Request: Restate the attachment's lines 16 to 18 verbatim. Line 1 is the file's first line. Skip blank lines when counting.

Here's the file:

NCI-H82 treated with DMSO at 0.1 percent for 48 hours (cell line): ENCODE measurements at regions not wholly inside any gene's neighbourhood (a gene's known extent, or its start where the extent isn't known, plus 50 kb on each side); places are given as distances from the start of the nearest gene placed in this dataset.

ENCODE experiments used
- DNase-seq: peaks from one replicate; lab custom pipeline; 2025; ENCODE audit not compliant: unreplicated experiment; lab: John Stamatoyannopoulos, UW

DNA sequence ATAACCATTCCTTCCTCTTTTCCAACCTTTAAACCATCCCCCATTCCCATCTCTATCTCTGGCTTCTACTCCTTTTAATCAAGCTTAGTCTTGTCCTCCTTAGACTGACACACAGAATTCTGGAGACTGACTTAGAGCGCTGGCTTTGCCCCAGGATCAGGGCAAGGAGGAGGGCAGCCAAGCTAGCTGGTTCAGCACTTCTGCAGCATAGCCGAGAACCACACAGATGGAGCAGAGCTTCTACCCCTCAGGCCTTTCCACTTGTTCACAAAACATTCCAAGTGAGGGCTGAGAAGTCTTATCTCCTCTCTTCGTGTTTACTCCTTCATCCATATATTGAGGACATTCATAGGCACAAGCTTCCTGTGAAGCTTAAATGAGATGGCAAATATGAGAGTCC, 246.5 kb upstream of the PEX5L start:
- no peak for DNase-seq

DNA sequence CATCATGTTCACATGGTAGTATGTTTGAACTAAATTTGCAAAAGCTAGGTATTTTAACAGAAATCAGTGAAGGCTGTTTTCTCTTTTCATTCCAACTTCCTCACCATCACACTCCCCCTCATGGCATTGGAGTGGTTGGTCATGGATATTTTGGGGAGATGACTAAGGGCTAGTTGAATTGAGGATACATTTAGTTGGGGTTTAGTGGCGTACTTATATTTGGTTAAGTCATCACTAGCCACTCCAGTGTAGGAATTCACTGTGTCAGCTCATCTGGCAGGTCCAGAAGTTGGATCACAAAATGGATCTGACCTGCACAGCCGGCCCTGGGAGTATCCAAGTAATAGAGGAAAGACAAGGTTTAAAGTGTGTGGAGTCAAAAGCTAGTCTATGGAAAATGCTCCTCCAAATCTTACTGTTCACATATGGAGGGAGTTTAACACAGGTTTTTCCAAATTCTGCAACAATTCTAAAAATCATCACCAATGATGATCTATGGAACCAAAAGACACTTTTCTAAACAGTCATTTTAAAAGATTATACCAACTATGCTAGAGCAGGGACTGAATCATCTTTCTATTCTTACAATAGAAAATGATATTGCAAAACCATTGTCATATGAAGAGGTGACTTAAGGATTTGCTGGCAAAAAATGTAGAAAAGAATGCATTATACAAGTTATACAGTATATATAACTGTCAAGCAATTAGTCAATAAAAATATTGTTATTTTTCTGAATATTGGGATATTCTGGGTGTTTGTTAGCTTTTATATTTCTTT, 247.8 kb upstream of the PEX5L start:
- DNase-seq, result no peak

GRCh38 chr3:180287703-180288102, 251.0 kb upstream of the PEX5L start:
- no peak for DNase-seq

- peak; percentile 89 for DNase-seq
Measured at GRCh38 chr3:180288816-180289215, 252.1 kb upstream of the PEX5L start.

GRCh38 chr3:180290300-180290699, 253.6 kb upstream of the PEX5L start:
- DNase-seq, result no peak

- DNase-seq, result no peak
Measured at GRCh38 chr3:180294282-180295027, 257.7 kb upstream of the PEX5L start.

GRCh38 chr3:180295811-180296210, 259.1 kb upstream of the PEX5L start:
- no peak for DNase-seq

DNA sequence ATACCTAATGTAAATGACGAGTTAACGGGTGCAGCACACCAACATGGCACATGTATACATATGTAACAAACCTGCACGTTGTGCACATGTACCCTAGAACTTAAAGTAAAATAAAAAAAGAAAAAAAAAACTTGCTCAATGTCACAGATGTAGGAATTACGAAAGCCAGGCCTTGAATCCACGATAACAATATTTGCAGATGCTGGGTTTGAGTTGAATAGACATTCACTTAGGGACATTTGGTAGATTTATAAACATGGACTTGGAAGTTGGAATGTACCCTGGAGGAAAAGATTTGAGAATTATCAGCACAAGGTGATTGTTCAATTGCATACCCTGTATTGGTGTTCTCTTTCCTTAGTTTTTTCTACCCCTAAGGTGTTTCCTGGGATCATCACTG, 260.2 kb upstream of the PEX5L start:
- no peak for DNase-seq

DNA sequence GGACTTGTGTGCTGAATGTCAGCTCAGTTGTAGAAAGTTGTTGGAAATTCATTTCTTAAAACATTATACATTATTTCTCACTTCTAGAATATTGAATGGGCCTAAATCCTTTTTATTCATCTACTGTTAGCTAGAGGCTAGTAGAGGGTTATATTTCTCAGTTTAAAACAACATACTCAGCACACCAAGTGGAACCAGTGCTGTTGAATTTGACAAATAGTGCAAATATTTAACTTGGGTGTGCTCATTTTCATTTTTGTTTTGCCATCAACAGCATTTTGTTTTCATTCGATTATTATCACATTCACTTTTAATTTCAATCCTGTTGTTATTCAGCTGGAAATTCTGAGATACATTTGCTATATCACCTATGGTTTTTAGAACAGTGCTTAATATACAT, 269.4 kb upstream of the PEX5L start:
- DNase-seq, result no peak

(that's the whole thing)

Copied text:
GRCh38 chr3:180295811-180296210, 259.1 kb upstream of the PEX5L start:
- no peak for DNase-seq

DNA sequence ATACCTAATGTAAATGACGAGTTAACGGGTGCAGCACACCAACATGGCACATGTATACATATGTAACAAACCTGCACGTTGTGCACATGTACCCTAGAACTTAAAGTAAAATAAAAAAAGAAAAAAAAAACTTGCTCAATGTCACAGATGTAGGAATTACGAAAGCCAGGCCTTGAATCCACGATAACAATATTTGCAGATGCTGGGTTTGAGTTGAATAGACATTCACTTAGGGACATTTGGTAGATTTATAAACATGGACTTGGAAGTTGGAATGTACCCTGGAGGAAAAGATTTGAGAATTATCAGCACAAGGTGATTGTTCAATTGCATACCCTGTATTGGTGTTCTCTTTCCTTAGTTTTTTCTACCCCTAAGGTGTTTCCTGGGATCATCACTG, 260.2 kb upstream of the PEX5L start: